A holistic approach to healing
Massage and meditation are not modalities that would jump to most people's minds if they were asked to name services offered by a cancer center. Yet Dartmouth's Norris Cotton Cancer Center has begun a one-year pilot program to introduce cancer outpatients and their families to these and other complementary and alternative medicine techniques. The Haelan Programthe word "haelan" means "to make whole" in Gaelic encompasses a variety of noninvasive procedures that are intended to improve patients' quality of life and allow them to feel like they are a part of the healing process.
|Massage is a modality now offered at Norris Cotton Cancer Center.|
The core services of the program so far have been massage and mind-body workshops. Massage services are offered (at no extra charge) to patients in the infusion suite, where chemotherapy is delivered, as well as in the hematology-oncology and radiation therapy areas. The first mind-body workshop ran for six weeks in the spring and included classes on stress management and meditation techniques, plus a visit from a Tai Chi master. A second such workshop will run for eight weeks from September through November.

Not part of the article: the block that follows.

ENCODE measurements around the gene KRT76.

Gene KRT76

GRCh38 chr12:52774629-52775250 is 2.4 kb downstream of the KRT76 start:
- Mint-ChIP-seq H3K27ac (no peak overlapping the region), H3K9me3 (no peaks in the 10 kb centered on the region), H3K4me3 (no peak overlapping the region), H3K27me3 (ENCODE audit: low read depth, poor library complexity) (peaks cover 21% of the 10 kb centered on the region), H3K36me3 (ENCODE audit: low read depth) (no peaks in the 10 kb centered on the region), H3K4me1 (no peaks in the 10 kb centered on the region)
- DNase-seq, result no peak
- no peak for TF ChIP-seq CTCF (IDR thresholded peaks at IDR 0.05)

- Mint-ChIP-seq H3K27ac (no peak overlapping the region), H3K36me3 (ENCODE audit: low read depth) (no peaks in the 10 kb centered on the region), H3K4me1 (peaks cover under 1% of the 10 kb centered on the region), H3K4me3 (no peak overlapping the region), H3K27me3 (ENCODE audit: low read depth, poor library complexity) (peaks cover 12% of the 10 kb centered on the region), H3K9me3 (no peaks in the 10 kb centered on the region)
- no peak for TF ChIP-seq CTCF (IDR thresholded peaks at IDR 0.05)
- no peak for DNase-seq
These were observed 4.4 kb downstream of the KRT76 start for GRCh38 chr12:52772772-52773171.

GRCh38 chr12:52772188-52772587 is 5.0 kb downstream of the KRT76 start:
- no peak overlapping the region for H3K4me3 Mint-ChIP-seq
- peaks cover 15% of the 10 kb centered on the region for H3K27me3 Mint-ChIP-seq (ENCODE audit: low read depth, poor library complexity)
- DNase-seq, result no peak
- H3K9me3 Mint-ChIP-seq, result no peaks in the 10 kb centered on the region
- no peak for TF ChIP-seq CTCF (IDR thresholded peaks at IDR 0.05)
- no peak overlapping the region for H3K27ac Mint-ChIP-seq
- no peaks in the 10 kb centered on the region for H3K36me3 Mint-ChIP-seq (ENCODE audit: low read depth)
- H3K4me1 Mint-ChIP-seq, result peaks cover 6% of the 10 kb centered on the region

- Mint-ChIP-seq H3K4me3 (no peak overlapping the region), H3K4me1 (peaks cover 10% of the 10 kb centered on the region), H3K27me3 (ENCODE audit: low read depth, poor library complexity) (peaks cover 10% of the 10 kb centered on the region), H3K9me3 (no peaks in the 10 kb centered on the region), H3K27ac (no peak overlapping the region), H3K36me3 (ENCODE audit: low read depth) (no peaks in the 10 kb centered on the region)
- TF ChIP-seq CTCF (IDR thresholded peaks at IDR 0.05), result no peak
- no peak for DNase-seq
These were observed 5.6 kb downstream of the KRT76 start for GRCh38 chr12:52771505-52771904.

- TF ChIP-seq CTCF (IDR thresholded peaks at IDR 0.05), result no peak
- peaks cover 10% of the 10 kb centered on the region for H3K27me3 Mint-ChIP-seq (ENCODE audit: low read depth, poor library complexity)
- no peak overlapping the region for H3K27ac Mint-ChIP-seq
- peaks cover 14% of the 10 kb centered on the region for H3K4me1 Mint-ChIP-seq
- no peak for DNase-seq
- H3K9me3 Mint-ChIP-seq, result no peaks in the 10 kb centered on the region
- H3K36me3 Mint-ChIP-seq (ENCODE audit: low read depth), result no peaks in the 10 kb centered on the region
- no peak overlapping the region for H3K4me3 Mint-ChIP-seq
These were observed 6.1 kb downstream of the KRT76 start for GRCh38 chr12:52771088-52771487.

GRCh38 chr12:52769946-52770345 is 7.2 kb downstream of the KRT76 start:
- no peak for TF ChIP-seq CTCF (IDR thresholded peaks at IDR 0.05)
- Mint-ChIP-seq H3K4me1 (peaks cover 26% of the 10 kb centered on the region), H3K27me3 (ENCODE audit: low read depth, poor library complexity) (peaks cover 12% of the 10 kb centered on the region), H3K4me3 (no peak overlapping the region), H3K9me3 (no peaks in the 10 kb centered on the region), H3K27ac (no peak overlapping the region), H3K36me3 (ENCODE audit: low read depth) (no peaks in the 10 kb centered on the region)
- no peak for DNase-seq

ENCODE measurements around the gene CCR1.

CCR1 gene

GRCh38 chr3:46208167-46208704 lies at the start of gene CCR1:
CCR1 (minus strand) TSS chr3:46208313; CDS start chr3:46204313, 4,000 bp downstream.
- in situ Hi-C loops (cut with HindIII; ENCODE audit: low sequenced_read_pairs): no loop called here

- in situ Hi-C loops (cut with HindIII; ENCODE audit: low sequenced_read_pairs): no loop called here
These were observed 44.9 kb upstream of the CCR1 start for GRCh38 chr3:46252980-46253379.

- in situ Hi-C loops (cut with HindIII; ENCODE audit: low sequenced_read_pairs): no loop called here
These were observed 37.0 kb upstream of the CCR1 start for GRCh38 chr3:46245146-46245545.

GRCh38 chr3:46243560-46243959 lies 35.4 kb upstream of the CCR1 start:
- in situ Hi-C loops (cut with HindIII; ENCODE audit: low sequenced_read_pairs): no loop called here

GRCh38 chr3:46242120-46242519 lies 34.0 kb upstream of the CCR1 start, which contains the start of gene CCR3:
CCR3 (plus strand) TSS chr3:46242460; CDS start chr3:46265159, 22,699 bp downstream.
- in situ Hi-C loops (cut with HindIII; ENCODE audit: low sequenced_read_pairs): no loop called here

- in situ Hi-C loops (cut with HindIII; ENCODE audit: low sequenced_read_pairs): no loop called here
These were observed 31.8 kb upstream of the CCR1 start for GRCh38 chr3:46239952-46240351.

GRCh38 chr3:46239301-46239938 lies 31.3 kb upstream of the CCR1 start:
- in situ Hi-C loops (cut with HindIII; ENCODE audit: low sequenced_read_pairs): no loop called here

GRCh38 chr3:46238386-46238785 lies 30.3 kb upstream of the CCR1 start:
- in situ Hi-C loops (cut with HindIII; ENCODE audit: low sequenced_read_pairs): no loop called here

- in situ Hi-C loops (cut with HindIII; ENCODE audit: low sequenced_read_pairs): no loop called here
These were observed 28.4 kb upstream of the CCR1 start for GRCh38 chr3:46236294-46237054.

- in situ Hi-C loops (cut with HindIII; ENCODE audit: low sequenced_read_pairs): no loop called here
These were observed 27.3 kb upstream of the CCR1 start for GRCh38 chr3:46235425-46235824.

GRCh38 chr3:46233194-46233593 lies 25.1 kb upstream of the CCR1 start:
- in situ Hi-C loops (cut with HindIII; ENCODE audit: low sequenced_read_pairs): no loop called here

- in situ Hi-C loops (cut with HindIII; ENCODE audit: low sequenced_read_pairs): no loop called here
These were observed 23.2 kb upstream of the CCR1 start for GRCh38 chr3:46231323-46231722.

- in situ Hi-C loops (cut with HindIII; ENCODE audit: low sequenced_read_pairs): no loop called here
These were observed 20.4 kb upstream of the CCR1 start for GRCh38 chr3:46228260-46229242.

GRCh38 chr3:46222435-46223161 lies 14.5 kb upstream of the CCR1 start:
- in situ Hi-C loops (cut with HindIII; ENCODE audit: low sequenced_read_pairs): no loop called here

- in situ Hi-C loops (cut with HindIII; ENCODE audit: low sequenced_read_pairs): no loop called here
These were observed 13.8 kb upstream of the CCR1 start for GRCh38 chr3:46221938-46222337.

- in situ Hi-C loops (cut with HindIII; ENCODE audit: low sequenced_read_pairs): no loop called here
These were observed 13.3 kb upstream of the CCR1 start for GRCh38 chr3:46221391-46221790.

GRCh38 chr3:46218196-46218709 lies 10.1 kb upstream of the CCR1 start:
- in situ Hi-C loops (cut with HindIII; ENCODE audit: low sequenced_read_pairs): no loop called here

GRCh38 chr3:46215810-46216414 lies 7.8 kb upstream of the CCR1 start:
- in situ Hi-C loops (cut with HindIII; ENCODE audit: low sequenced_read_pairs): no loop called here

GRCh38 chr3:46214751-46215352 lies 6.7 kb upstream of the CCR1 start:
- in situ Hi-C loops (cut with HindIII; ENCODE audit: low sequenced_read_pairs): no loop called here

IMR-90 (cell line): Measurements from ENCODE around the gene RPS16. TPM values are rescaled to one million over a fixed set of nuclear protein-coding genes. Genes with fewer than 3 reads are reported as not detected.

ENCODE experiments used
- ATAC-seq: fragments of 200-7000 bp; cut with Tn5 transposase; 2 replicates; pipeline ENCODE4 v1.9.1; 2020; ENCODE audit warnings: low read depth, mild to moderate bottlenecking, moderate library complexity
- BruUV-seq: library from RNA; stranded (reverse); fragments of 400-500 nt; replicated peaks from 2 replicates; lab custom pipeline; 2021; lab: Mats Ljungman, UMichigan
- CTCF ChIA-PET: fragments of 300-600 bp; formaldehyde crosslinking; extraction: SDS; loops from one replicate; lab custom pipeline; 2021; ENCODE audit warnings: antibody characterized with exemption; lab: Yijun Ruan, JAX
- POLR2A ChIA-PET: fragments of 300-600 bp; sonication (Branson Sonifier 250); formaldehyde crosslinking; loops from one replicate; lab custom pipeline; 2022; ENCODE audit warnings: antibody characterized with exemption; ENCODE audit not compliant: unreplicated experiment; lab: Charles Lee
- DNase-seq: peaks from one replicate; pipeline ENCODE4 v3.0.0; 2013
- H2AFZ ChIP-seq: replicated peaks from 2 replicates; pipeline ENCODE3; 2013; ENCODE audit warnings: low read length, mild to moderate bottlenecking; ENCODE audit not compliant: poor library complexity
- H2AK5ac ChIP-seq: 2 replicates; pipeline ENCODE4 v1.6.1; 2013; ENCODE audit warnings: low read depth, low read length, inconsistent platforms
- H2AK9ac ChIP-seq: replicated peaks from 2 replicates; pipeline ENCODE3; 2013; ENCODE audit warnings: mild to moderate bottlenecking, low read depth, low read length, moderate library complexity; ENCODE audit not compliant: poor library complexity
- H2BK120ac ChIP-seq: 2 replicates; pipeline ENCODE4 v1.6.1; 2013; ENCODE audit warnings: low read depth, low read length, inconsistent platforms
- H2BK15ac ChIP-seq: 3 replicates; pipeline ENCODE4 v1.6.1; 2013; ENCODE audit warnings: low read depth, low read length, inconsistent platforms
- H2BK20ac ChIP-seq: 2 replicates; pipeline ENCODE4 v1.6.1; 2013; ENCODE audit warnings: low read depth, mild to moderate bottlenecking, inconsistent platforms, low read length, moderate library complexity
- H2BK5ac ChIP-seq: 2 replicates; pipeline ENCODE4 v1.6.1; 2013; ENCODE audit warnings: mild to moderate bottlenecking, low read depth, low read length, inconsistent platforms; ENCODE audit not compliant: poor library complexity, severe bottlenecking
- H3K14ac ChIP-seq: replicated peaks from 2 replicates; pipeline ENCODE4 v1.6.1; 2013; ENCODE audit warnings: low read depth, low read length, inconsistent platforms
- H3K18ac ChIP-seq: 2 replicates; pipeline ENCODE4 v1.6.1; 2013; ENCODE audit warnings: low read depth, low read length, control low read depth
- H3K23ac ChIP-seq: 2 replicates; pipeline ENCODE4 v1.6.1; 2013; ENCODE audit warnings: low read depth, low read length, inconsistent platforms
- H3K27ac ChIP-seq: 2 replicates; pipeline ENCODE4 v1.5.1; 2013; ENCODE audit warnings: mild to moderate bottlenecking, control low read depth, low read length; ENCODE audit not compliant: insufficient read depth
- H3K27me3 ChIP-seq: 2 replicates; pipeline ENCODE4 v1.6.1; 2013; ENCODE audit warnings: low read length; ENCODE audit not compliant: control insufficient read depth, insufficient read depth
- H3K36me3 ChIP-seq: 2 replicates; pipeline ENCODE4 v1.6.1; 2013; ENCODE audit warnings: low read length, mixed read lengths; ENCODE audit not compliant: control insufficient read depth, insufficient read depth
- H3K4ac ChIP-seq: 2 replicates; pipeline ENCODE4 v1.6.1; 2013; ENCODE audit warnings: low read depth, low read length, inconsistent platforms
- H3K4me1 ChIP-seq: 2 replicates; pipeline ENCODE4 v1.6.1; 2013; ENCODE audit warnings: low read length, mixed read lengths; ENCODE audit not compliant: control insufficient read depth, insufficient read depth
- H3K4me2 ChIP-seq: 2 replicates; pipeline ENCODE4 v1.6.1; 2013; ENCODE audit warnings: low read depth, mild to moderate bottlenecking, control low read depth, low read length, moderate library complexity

Deborah Steele, the Cancer Center's patient supportive services coordinator, says these classes are different from the dropin cancer support groups that Norris Cotton also offers. "Some of the dialogue and interaction may be similar to what you would talk about in a support group," explains Steele, "but because you are learning and experiencing techniques and then sharing them . . . you walk away with something tangible that you can use."
The Friends of the Norris Cotton Cancer Center funded the Haelan Program's pilot year. The hope is that the program can eventually be self-sustaining, with support from some combination of fees and underwriting, and that services such as yoga and acupuncture can be added. G.C.C.
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